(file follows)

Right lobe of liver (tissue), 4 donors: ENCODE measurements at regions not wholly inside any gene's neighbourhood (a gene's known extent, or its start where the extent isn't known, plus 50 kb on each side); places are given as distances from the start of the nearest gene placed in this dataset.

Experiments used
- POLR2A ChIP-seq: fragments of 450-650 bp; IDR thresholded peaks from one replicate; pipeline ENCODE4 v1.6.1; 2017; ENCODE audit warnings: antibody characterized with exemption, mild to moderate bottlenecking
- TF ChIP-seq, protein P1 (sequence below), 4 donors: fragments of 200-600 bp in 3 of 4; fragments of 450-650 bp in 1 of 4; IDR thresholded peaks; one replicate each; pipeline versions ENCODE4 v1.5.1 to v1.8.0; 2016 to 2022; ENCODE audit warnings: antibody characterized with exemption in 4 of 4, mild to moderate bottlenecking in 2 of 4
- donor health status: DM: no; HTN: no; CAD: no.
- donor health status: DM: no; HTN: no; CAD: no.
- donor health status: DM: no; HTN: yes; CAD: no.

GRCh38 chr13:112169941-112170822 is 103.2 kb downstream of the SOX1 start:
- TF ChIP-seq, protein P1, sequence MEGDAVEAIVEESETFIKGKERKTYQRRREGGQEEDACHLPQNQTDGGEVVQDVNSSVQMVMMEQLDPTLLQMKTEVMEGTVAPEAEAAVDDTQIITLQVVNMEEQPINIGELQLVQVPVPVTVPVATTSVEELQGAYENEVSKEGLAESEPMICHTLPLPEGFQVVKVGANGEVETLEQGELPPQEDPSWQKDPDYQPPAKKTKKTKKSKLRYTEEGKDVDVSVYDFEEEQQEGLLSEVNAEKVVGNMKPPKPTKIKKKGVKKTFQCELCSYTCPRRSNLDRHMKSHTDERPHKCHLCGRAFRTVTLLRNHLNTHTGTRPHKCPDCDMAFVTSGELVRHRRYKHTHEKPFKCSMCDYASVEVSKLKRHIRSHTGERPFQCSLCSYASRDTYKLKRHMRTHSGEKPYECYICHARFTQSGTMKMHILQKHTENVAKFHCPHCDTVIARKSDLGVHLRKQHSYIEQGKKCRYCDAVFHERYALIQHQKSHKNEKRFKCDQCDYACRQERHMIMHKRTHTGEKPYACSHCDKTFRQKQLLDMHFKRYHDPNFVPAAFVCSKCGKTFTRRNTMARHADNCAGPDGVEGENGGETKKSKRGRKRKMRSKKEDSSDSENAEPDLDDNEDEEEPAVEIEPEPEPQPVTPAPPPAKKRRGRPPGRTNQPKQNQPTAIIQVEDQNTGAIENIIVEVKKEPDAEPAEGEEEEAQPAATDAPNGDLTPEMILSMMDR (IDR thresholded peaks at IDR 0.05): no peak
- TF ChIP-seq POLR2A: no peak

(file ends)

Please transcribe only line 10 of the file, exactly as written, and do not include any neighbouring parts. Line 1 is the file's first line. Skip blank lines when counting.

- TF ChIP-seq POLR2A: no peak